Some individuals living with more advanced stages of MS may not see the point in quitting smoking, given that there is no evidence to support the fact that quitting will reverse the course of the disease. However, the benefits of quitting smoking far succeed any perceived benefit cigarettes may have. “MS can be painful and unpredictable, and is often stressful to manage. Some people with MS believe smoking helps them manage stress, and healthcare professionals can be reluctant to take that ally away from someone who’s just been diagnosed. But knowing that continuing to smoke might impact the disease and its progression could make a radical difference to some people” said Dr. Waqar Rashid, consultant neurologist at St George’s Hospital in London.

In the meantime, MS specialists should make sure to have these conversations as a routine part in their MS consultations. Additionally, individuals with MS should take charge of one of the few aspects of their health that they can control. “Most patients will feel uncomfortable (increased anxiety, insomnia, increased craving, gastrointestinal problems, headaches) when they quit smoking for a few days to a couple of weeks initially after quitting, whether they have MS or not, but after withdrawal is completed, they usually feel better” said David Antonuccio, a Professor Emeritus of Psychiatry and Behavioral Sciences with the University of Nevada School of Medicine.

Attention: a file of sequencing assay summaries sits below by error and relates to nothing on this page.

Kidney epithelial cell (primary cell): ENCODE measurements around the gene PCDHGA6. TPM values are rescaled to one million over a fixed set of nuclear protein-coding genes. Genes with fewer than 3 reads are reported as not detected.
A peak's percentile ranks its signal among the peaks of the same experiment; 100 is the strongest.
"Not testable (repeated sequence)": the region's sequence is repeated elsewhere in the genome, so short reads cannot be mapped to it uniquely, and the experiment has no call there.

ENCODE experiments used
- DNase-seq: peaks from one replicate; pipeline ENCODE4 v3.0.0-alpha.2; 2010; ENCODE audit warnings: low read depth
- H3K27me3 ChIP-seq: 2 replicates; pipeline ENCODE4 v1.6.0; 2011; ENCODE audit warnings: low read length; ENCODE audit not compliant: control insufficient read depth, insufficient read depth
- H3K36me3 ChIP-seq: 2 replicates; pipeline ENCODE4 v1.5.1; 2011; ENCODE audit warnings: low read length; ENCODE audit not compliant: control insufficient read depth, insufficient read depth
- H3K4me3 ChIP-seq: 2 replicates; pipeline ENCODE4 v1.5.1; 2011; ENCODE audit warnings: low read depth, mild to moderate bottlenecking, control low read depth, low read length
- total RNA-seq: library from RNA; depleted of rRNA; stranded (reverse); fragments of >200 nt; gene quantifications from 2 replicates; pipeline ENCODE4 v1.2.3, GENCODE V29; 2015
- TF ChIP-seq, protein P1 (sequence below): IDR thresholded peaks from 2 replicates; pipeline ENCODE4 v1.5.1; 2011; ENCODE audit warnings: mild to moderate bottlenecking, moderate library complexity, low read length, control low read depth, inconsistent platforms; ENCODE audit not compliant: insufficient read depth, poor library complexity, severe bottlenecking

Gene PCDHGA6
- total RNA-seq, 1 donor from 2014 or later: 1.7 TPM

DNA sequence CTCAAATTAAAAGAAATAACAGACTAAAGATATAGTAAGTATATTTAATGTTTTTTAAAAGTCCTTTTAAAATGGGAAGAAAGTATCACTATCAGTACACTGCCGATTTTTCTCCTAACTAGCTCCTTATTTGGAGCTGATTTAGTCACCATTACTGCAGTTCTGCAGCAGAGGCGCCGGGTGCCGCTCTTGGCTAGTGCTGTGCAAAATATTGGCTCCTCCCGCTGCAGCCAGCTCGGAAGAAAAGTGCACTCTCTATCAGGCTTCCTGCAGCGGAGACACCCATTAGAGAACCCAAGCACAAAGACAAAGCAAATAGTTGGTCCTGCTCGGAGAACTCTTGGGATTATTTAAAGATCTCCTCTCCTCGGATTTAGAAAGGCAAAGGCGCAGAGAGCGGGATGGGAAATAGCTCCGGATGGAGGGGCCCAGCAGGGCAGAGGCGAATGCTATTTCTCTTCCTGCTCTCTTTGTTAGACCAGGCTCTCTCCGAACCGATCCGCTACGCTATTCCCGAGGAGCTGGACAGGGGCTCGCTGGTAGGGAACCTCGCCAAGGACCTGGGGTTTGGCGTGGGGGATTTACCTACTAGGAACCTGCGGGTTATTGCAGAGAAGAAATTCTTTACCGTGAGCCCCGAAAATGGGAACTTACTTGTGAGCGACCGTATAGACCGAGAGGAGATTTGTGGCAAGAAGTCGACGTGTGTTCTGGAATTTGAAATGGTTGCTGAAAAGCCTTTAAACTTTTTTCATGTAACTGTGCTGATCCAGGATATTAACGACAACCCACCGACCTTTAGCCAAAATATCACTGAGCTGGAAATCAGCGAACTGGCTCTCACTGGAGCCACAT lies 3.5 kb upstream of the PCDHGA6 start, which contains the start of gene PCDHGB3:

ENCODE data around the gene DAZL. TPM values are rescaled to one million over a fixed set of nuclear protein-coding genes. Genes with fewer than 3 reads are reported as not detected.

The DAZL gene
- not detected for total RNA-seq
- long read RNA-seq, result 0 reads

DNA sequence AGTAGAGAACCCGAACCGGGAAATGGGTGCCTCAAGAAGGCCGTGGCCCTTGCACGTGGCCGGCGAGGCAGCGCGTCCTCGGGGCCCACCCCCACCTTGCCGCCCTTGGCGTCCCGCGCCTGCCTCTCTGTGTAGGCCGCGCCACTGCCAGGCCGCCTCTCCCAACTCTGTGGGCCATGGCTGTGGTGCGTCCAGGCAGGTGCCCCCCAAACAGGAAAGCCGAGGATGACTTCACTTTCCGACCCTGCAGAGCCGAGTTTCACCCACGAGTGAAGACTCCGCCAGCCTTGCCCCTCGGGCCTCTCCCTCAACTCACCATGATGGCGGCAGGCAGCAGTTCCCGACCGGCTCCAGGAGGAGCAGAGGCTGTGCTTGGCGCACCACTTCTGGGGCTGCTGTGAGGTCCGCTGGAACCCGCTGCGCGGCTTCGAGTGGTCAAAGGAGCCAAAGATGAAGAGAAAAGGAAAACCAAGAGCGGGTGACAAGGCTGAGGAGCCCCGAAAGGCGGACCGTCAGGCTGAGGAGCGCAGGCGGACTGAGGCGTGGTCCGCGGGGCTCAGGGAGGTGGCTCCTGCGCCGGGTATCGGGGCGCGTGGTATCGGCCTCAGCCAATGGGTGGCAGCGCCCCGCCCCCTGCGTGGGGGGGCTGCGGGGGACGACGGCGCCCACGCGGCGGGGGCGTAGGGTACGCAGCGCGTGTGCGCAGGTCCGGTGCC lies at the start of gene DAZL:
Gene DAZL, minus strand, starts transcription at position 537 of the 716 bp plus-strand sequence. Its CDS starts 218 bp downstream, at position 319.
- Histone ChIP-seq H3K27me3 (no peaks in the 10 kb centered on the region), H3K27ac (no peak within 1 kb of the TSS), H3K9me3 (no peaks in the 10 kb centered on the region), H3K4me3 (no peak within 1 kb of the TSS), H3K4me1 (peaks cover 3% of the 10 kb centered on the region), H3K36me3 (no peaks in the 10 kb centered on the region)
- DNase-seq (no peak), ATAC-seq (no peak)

Antonuccio recommends that individuals with MS take advantage of the tools that are provided to them by their doctors/health centers to assist them with quitting. Such tools include trying nicotine replacement therapy, seeking support from friends or family, setting a quit day, using relaxation techniques, discovering healthy behaviors to substitute bad ones, and more. By maintaining a healthy diet, getting plenty of rest, and avoiding unhealthy behaviors, such as smoking, individuals with MS may be able to positively affect the course of the disease. This, in turn, can provide them with a sense of control and an enhanced quality of life.